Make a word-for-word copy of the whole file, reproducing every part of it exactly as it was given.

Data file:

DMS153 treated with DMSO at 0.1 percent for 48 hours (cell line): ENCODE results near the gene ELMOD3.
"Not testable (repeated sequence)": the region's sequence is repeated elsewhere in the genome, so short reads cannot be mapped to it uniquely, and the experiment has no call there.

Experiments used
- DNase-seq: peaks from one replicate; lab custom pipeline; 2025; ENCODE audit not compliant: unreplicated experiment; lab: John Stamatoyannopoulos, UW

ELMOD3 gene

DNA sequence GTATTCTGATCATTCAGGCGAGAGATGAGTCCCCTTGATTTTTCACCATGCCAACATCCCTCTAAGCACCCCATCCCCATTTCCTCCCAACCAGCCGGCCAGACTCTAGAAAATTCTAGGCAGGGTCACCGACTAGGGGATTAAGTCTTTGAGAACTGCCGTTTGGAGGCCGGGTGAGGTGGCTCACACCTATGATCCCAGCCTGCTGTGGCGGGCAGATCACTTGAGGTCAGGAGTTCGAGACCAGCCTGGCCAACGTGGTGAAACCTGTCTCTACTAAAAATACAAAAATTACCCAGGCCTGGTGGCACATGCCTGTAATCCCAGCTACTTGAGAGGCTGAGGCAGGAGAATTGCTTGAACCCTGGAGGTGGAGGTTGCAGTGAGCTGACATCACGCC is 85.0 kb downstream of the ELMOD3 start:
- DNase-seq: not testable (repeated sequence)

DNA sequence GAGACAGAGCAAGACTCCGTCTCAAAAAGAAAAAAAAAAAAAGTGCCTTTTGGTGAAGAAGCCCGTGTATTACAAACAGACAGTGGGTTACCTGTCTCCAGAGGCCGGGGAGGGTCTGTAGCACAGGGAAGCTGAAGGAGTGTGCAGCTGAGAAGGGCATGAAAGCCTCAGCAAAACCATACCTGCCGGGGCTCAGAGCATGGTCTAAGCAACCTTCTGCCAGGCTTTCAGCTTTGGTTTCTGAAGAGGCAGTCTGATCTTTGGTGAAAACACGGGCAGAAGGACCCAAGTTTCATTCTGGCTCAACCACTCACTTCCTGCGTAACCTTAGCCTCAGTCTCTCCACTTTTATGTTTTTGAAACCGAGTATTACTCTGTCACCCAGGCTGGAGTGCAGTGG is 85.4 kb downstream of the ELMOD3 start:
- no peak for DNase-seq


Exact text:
DMS153 treated with DMSO at 0.1 percent for 48 hours (cell line): ENCODE results near the gene ELMOD3.
"Not testable (repeated sequence)": the region's sequence is repeated elsewhere in the genome, so short reads cannot be mapped to it uniquely, and the experiment has no call there.

Experiments used
- DNase-seq: peaks from one replicate; lab custom pipeline; 2025; ENCODE audit not compliant: unreplicated experiment; lab: John Stamatoyannopoulos, UW

ELMOD3 gene

DNA sequence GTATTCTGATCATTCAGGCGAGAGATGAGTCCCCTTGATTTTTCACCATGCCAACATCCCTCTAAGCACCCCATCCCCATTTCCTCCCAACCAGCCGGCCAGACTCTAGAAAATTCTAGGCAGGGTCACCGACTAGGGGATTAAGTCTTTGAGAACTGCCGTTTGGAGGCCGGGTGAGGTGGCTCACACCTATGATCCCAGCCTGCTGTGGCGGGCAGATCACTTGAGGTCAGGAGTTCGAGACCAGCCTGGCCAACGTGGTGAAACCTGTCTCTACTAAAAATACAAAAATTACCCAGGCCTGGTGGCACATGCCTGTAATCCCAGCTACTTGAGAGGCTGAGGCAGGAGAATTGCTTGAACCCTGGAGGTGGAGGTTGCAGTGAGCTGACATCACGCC is 85.0 kb downstream of the ELMOD3 start:
- DNase-seq: not testable (repeated sequence)

DNA sequence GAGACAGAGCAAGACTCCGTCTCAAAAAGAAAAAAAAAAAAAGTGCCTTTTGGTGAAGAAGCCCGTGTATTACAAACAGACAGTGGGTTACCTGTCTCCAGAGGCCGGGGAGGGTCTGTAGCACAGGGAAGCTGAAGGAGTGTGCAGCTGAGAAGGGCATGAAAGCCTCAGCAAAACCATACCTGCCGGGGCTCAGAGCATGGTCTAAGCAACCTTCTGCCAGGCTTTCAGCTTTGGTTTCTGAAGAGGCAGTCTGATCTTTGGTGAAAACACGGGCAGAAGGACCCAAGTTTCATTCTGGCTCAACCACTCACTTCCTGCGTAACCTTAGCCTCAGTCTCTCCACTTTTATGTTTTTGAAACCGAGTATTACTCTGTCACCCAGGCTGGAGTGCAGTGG is 85.4 kb downstream of the ELMOD3 start:
- no peak for DNase-seq